Triple Twine And Comments By Nova Spivack

We found another post on Twine. This is an analysis of what has been posted on the web and blogs. It isn’t a review of Twine since the author hasn’t been able to test it yet. We found it a good digest on what has been published on Twine. It’s too bad that it isn’t an actual review of the service itself.

Peter Rip, one of the VCs behind Radar Networks, give his own impression of Twine. He doesn’t yet use it to its full potential, however he does mention ways that he sends information to Twine. By sending bcc copies of some emails and by using a Twine bookmarklet.

For Twine to be functional and relevant, it will have to be able to process information from other services like accounts, emails and contacts from Gmail and Facebook friends. Working through those things might be a challenge.

A comment left by Radar Networks founder Nova Spivack about the technology behind Twine and it’s relationship with the DOD:

First, in answer to the question about any potential relationship between Radar and DOD. Actually Radar Networks was never involved with DoD. In fact, the actual history is that several years ago we were invited to be part of SRI’s CALO project — which was funded by DARPA – to invent next generation tools for knowledge workers. We were one small group among approximately 400 researchers in around 30 institutions including many of the leading universities in the US. CALO is a “who’s who in AI” — involving many of the leading academics in the nation. Radar Network’s role was very small — we provided a desktop disk-level RDF triplestore and helped with the ontology and user interface work. All the work we did was open-sourced under LGPL and anyone can see it and use it. You can see all the code here:

IRIS is a smart personal information manager for the desktop. Today IRIS may use only very little of the original codebase and I’m not sure how much, if any of our work, survives in the codebase today. It has been many years since we looked at it. You are welcome to look at that codebase and decide for yourself. As it is LGPL it is freely available and open to scrutiny.

In any case, we were just a tiny part of that project. We later raised venture funding from Paul Allen, and we began development of a completely different codebase. Instead of being oriented towards the PC desktop, like IRIS, we focused on building an “Internet-scale” server architecture and platform for the Semantic Web. The codebase we use today is completely different and not related to CALO or IRIS. Whereas IRIS was about exploring a future semantic desktop, Twine is about the semantic web – it is a totally different approach with completely different goals and constraints.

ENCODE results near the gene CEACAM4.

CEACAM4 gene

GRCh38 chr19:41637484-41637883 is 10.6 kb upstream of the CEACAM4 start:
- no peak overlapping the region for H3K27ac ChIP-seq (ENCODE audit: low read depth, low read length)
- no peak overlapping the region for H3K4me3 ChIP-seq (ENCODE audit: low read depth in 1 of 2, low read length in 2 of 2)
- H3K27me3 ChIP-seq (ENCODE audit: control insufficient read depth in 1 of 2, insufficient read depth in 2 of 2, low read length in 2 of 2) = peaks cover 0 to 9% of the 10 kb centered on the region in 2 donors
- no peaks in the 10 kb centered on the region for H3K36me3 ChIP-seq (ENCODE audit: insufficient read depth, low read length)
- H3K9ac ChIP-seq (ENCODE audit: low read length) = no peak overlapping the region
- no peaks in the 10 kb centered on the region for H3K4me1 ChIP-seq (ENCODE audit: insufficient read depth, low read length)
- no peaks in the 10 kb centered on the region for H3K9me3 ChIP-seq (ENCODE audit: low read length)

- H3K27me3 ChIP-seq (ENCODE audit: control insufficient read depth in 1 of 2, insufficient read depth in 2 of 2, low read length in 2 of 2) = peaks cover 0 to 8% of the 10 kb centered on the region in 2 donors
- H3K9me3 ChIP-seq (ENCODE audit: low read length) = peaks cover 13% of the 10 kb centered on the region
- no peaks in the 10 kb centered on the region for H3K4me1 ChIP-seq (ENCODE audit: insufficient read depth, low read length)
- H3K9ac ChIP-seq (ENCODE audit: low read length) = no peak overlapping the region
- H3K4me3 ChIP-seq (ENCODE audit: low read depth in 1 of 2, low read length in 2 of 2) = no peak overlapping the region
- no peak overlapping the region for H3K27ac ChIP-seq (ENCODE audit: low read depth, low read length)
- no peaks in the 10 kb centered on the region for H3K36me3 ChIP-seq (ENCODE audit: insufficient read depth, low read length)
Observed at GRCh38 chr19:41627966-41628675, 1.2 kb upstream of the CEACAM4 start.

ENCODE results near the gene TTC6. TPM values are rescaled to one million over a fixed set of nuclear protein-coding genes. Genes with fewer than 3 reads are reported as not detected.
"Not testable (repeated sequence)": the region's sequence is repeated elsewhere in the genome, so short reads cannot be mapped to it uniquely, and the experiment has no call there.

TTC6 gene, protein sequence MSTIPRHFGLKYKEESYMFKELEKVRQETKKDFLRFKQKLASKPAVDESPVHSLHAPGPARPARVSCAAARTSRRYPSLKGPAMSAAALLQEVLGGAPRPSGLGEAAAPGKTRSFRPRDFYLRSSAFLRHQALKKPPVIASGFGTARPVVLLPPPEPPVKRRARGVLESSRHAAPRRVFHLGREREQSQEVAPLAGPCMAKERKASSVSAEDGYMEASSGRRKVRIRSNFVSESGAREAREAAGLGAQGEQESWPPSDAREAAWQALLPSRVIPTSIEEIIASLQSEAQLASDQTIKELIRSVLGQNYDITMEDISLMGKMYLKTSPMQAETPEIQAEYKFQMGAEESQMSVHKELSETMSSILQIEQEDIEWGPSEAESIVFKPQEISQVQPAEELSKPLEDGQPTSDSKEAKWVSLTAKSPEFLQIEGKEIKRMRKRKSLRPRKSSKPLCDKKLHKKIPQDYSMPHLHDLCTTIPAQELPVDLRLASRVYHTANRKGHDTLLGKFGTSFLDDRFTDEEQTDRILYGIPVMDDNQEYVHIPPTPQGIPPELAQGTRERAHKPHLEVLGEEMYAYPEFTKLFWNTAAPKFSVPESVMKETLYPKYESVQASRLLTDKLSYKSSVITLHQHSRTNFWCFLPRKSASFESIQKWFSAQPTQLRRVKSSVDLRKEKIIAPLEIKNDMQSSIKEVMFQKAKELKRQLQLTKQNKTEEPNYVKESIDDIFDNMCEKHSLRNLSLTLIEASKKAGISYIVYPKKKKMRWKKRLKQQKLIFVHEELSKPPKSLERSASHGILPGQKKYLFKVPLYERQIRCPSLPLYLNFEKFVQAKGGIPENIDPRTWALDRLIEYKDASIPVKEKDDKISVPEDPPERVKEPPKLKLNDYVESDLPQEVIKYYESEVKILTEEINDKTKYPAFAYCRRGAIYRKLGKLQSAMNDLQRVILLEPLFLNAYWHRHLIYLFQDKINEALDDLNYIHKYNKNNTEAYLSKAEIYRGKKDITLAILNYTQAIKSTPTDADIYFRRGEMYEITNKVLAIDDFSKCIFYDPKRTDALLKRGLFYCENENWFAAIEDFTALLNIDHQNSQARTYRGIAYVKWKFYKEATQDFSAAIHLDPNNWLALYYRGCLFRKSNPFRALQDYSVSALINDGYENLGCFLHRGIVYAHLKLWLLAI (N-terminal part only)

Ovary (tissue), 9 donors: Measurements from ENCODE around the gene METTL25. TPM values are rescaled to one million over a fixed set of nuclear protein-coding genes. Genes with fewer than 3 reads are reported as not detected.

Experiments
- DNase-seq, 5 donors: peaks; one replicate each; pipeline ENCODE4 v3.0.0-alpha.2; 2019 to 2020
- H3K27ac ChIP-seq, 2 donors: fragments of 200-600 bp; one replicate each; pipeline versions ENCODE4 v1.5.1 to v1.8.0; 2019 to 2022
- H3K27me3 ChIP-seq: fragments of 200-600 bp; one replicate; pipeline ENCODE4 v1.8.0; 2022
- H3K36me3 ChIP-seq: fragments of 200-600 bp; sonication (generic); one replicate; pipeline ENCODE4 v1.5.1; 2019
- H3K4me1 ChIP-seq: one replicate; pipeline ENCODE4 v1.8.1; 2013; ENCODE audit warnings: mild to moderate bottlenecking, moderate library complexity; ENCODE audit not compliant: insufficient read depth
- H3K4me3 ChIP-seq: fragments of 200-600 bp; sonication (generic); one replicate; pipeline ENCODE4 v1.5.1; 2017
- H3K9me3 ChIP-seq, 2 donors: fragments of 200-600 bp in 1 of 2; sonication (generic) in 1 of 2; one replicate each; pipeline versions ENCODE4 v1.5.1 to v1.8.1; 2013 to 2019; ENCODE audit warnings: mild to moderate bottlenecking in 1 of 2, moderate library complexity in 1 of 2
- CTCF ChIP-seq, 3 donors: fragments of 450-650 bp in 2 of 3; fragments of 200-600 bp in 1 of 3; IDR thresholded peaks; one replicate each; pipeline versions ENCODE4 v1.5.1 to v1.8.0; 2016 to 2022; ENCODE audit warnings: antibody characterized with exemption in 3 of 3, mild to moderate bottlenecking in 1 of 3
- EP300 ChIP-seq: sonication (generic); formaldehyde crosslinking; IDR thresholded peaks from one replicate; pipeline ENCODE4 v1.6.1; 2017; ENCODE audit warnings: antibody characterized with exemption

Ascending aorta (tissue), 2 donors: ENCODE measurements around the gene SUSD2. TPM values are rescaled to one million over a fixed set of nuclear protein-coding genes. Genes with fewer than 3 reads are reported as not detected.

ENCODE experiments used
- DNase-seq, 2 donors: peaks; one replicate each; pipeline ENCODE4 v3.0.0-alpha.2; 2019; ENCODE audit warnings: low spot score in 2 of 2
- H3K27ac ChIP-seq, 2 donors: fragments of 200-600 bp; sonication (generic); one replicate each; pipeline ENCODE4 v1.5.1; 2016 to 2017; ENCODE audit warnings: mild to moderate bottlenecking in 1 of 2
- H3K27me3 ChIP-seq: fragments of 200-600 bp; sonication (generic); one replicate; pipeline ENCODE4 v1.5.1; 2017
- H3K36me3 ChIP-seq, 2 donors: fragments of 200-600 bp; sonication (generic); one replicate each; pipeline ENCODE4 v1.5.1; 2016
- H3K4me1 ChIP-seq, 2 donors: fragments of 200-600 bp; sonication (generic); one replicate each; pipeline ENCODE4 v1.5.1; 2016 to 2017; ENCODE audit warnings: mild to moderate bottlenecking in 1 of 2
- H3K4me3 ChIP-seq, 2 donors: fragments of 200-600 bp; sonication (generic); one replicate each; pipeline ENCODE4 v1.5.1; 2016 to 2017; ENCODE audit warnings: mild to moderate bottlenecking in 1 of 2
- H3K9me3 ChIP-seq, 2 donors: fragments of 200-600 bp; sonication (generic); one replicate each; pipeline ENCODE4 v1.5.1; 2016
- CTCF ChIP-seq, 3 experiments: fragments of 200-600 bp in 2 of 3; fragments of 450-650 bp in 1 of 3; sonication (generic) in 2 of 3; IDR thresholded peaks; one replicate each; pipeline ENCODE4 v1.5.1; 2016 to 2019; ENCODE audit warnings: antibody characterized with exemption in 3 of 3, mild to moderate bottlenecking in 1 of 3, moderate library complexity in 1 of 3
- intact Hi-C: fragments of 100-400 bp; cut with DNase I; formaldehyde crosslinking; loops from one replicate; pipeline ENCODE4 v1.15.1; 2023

We are in no way affiliated with CALO or SRI, although we remain very good friends with our colleagues from that project — including some of the best ontologists and AI thinkers in the world.

We were honored to be part of the CALO project – one of the most ambitious academic research initiatives in artificial intelligence in years – and it’s wonderful that there is support for big ambitious breakthroughs from our government. After all many of the technologies we now take for granted as the Internet of today were originally funded by DARPA. Similarly, much of the core technologies of the Semantic Web stem from DARPA research, such as DAML + OIL.

But it should be extremely clear that Radar Networks’ codebase and product is totally separate from that past research. Neither Radar Netorks nor Twine is in any way funded by or affiliated with any government agency or program, and our position on privacy is very clear: we believe in the individual’s right to privacy. We also believe in open standards, and open-source. All of our code has been implemented to be potentially open-sourced in the future and while we haven’t decided if that makes sense to do at this time, there is nothing in our code that we are ashamed of or that would compromise anyone’s security or privacy deliberately. In fact many of the coders here at Radar Networks are hard-core open-source folks, like Peter Royal of the Apache Foundation, and Jim Wissner, our chief architect who is extremely in favor of individual privacy. My own personal views on this subject are equally strong. I am a passionate believer in democracy and the rights and protections granted to individuals by the US Constitution. I am very concerned about the present trend towards eroding those rights and as long as I have any say in the matter, I can promise that my company will do its utmost to protect privacy and the Constitution of the United State. Hopefully this has alleviated any doubts about this issue. If not, feel free to contact me and we can discuss this further until you are completely satisfied.

And more: